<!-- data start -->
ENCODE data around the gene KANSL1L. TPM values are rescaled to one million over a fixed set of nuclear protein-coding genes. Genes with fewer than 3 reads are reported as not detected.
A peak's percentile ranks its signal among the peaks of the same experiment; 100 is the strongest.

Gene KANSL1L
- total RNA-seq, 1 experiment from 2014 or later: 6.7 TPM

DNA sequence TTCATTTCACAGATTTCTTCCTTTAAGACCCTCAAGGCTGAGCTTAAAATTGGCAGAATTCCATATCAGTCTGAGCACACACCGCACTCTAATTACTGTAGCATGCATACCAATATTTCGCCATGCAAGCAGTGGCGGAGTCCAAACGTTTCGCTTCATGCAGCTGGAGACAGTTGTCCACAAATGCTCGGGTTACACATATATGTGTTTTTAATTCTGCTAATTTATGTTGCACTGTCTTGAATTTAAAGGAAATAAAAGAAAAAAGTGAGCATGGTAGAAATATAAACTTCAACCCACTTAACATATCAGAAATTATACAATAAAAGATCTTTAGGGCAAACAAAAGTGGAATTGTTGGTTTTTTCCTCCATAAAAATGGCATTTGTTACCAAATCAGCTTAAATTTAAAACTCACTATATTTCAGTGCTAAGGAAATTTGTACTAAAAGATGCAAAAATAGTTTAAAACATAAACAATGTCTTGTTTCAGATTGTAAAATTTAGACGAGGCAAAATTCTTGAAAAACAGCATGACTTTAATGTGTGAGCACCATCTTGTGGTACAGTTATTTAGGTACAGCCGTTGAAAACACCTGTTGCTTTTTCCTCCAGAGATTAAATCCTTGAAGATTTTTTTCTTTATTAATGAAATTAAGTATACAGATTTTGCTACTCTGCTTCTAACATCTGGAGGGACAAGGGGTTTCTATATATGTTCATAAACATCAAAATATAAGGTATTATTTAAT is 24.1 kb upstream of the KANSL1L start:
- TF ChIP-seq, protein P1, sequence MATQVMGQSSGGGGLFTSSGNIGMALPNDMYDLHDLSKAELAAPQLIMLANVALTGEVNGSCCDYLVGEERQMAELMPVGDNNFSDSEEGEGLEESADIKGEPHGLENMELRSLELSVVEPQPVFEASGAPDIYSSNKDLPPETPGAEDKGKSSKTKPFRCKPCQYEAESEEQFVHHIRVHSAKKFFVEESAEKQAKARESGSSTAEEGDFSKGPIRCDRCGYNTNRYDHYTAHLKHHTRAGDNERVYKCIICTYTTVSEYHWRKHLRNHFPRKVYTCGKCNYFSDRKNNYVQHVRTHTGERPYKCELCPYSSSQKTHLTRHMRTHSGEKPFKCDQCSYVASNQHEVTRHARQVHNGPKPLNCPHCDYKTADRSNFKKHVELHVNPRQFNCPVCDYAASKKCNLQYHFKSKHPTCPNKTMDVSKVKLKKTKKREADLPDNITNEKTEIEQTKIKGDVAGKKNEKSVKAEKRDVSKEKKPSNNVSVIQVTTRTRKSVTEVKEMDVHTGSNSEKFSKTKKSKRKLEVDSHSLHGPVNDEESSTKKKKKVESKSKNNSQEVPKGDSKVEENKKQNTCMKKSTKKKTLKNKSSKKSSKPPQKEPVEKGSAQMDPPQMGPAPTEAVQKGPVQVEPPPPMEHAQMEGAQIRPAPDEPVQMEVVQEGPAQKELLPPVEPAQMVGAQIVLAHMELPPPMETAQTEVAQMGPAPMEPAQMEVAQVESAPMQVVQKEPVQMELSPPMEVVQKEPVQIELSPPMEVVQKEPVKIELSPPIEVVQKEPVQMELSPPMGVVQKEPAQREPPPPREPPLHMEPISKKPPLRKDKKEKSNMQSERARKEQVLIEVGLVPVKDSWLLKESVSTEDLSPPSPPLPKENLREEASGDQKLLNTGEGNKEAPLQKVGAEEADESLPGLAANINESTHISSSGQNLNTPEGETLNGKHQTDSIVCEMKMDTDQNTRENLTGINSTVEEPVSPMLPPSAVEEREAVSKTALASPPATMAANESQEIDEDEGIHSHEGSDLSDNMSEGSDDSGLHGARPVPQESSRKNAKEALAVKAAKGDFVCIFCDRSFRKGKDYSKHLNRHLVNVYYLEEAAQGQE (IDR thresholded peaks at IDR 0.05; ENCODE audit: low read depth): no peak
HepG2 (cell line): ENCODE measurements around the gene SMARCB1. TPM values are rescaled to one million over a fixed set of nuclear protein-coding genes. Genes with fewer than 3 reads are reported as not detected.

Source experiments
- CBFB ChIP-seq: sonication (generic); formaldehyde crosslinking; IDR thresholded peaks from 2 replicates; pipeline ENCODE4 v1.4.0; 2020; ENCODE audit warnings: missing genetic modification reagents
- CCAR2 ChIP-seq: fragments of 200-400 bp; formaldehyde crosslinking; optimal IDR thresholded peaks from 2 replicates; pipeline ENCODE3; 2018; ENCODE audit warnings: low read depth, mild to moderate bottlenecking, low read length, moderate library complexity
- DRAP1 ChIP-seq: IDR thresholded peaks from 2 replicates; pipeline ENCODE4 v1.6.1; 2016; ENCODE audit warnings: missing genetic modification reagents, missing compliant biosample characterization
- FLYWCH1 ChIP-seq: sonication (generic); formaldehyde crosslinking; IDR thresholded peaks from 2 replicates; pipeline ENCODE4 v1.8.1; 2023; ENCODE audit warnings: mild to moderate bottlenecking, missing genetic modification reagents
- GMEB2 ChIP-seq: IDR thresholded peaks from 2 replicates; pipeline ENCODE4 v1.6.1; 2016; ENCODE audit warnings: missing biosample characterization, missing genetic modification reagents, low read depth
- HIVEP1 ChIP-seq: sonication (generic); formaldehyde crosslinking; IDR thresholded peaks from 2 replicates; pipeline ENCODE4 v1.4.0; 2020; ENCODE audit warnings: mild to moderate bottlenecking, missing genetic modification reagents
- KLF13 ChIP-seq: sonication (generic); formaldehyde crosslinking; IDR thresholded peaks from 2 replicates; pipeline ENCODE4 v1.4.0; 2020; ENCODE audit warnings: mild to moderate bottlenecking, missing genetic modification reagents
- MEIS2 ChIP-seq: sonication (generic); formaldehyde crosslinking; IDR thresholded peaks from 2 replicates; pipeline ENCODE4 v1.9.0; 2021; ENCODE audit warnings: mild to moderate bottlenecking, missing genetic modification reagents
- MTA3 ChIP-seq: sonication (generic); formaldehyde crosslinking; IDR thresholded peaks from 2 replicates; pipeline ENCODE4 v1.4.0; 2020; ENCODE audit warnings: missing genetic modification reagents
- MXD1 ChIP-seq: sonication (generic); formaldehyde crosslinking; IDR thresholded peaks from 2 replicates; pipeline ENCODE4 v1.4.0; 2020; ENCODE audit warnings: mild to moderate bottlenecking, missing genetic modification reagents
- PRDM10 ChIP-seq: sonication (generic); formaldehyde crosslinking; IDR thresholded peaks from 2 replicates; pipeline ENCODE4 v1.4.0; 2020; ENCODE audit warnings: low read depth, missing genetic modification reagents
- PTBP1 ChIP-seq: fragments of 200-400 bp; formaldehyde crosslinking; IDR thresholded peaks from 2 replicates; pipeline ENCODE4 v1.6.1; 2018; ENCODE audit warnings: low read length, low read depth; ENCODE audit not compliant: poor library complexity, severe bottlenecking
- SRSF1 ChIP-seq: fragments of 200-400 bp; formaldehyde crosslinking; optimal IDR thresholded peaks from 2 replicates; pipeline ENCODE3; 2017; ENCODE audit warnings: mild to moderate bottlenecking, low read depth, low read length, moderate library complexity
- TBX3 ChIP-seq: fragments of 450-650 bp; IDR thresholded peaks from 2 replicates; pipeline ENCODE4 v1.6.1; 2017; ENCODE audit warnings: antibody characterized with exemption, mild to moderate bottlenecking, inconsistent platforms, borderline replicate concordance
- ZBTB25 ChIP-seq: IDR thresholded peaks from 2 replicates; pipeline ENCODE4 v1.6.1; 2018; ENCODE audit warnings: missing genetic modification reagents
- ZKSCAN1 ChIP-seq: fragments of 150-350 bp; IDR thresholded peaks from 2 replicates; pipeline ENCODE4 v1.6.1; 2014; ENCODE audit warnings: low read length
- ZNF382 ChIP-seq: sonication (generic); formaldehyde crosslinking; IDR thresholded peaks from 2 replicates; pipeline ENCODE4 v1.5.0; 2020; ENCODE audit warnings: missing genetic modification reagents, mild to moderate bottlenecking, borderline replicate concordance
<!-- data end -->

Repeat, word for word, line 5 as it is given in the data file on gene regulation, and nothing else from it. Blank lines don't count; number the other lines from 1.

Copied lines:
DNA sequence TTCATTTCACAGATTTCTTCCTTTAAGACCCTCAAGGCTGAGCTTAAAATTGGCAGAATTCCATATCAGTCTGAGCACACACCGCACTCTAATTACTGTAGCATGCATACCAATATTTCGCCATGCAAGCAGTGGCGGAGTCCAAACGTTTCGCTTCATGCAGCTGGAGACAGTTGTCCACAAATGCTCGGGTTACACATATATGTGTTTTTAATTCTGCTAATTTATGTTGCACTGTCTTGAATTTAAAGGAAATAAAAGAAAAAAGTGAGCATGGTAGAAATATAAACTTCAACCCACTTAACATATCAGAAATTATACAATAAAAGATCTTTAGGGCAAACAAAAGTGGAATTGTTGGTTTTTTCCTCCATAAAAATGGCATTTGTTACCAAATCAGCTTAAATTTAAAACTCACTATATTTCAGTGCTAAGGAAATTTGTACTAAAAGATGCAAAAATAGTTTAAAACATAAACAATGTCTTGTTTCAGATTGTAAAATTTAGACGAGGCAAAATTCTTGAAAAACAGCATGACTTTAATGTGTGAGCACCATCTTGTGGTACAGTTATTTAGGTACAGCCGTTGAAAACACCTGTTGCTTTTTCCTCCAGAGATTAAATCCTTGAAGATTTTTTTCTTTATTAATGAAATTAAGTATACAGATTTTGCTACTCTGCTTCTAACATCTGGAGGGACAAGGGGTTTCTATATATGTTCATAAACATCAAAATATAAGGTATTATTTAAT is 24.1 kb upstream of the KANSL1L start: